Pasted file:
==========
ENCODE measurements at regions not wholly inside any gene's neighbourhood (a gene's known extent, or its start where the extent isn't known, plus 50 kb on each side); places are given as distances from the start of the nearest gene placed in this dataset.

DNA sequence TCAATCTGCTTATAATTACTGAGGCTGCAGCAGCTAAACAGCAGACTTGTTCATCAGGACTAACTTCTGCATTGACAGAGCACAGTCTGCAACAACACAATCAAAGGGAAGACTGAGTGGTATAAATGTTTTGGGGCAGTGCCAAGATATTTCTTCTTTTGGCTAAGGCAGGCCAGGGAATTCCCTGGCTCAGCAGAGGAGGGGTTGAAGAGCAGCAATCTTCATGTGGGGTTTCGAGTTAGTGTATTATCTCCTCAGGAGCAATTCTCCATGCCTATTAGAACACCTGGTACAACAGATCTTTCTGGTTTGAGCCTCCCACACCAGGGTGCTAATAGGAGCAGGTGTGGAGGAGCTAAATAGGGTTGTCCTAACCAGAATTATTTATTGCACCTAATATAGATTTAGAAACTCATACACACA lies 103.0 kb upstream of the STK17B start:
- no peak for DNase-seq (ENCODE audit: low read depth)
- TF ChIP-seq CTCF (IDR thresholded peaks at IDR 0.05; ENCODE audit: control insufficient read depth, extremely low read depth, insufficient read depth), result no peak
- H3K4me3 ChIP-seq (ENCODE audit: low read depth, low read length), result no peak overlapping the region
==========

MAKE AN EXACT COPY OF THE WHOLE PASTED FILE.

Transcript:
ENCODE measurements at regions not wholly inside any gene's neighbourhood (a gene's known extent, or its start where the extent isn't known, plus 50 kb on each side); places are given as distances from the start of the nearest gene placed in this dataset.

DNA sequence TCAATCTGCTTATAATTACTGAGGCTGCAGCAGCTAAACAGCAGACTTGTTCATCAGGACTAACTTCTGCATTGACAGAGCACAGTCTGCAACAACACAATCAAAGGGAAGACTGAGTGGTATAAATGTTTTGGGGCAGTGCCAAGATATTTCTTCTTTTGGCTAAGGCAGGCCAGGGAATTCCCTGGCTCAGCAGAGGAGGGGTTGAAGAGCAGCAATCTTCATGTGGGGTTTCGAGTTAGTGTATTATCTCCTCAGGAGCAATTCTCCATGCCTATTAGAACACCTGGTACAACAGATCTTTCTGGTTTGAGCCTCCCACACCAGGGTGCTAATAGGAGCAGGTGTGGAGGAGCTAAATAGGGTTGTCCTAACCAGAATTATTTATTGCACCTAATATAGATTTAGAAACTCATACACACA lies 103.0 kb upstream of the STK17B start:
- no peak for DNase-seq (ENCODE audit: low read depth)
- TF ChIP-seq CTCF (IDR thresholded peaks at IDR 0.05; ENCODE audit: control insufficient read depth, extremely low read depth, insufficient read depth), result no peak
- H3K4me3 ChIP-seq (ENCODE audit: low read depth, low read length), result no peak overlapping the region